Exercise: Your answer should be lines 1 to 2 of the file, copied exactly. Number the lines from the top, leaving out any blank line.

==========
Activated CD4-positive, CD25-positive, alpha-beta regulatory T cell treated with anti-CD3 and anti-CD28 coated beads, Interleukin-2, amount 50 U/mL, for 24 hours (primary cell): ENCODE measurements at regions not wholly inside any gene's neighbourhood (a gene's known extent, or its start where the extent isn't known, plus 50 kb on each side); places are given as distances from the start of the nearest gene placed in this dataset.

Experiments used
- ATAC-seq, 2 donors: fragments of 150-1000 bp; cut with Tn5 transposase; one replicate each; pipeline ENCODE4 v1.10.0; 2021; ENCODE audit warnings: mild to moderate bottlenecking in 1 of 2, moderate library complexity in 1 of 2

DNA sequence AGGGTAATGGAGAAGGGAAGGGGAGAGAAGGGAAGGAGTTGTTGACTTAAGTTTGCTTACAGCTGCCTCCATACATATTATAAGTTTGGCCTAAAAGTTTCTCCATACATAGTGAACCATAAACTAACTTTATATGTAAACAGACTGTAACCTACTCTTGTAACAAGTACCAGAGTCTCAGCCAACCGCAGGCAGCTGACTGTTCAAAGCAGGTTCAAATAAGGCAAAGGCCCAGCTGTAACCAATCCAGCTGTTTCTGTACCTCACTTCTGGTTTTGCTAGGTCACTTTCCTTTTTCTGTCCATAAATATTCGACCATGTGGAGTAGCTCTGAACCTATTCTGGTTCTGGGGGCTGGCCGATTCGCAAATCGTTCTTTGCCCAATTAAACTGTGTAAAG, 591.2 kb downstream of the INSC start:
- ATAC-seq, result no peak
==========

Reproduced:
Activated CD4-positive, CD25-positive, alpha-beta regulatory T cell treated with anti-CD3 and anti-CD28 coated beads, Interleukin-2, amount 50 U/mL, for 24 hours (primary cell): ENCODE measurements at regions not wholly inside any gene's neighbourhood (a gene's known extent, or its start where the extent isn't known, plus 50 kb on each side); places are given as distances from the start of the nearest gene placed in this dataset.

Experiments used